There are basically 3 categories of music rhythm symbols.
1) The Notes
2) The Rests
3) The Time Signatures
This page focuses on:
If you're not really sure what all this rhythm stuff is, check out the what is rhythm page first. Now onto the symbols.
First we'll start with the notes. Each note is written a specific way to let you know how long to hold it. Think of it in terms of a drum beat. Each beat of the drum is a count. You need to hold certain notes down for certain amounts of counts.
Now before I get into which notes get how many counts there is one thing I need to point out. This is generally how we teach how many counts a note gets but it's not true in all circumstances.
We have time signatures that tell us which note gets 1 beat. And from there, we know how many counts all the other notes get.
We are going to learn these notes in the context of 4/4 time or any time signature with a 4 on the bottom. (There's more on time signatures further down the page.)
Name: quarter note
Name: half note
Name: dotted half note
Name: whole note
The notes above are all "beginner" notes. When teaching piano to kids, we stay on the above notes for sometimes 2 years before moving onto the ones below. Adults usually learn these next notes within their first year of piano lessons.
Name: dotted quarter note
Beats: 1 1/2
Name: eighth note (8th note)
Note: 2 eighth notes = 1 beat.
Name: sixteenth note (16th note)
Note: 4 sixteenth notes = 1 beat
Note: there are faster note than these. What happens is more flags or bars are added.
32nd notes have 3 flags off a single note or 3 bars across the top.
64th notes have 4 flags off a single note or 4 bars across the top.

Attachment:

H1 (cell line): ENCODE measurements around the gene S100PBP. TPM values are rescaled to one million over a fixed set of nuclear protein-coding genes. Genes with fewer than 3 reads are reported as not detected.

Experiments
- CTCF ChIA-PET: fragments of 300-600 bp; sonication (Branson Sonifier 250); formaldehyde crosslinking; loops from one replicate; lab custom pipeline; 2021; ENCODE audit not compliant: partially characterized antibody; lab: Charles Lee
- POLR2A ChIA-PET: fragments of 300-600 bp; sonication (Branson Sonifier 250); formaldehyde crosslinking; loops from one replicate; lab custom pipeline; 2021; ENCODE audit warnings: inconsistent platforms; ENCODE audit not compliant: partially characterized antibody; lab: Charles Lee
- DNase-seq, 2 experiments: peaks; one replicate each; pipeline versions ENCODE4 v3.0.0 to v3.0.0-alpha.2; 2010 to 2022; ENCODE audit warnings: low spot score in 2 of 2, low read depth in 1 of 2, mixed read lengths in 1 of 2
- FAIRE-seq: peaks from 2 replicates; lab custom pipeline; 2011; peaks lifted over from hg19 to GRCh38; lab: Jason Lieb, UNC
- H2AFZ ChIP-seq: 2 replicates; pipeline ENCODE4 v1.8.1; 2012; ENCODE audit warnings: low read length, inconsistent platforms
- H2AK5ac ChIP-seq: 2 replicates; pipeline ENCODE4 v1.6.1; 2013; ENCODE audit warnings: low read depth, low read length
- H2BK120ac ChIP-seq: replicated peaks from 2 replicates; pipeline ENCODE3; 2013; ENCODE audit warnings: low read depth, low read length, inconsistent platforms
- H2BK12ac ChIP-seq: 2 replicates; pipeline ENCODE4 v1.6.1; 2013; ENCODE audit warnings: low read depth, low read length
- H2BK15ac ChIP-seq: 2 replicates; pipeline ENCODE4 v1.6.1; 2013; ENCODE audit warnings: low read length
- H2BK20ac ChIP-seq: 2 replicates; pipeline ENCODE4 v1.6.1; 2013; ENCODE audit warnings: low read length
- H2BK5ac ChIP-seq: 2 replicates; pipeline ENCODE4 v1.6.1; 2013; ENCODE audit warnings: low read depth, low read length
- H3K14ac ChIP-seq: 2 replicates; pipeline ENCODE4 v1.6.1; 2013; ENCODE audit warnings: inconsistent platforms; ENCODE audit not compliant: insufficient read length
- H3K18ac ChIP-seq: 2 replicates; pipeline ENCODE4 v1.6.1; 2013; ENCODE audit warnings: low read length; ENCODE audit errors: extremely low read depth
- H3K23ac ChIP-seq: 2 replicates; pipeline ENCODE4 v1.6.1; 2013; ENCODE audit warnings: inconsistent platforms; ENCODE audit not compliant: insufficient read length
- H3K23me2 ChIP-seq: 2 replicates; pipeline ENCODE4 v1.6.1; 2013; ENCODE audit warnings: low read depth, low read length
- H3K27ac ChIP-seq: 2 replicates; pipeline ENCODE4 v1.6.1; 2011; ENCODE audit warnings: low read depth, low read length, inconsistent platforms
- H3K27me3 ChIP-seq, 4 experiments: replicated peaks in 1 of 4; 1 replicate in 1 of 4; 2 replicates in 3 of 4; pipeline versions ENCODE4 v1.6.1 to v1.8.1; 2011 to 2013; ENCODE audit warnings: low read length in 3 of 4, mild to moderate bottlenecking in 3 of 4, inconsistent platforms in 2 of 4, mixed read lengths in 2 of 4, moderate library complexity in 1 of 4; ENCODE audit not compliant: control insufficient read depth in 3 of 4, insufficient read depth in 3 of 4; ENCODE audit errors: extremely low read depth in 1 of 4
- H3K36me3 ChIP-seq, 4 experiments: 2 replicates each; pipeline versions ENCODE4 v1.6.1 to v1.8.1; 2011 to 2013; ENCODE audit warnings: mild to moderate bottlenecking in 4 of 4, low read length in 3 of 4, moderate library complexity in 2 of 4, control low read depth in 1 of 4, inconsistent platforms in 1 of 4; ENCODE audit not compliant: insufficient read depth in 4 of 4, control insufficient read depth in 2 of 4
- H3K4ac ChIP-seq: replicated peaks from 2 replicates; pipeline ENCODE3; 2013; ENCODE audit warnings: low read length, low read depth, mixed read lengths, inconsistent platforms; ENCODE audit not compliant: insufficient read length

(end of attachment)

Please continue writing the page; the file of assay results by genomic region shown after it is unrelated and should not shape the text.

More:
The next of the music rhythm symbols to learn are rests. Rests are the places where you don't play or hold a note. They are places of silence.
(And again, we are measuring out our beats as if we were using a time signature with a 4 at the bottom).
Name: whole rest
Note: This rest can also get 3 beats in 3/4 time. It is used to fill a bar of music.
Name: half rest
Name: dotted quarter rest
Beats: 1 1/2
Name: quarter rest
Name: eighth rest (8th rest)
Name: sixteenth rest (16th rest)
As you may have noticed, a note and a rest can have a dot beside it. And any note can have a dot beside it.
To figure out the timing of these notes, you use this formula:
1. How many counts does the note - without the dot attached - get?
For example, with a dotted quarter note, the quarter note gets 1 beat in 4/4 time.
2. Divide that number (the amount of beats) in half.
A quarter note divided in half is 1/2 a beat.
3. Add part 1 and 2 together. The note plus half of it's value. That's your answer!
For example, 1 + 1/2 = 1 1/2.
The final music rhythm symbols are time signatures. There is a full and complete page on time signatures but I'll also give a great summary here.
The most common time signature is 4/4 time - which is hard to type out as it should look. It should be one number on top of the other. This one is also known as "C" (which stands for common time).
The different numbers mean
The top 4 means that there are 4 beats in a bar. A bar or measure of music has 2 lines on either side.
The bottom 4 means that a quarter note gets one beat.
The bottom number can be different. It can be a 2 which would mean a half note gets 1 beat. (Then a whole note would get 2 beats.)
If the bottom number is 8, then an 8th note gets one beat and a quarter note gets 2 beats.
The top number always means the number of beats in a bar.
Use these interactive games to learn more about rhythm. We have created lots of games which are easy to use.
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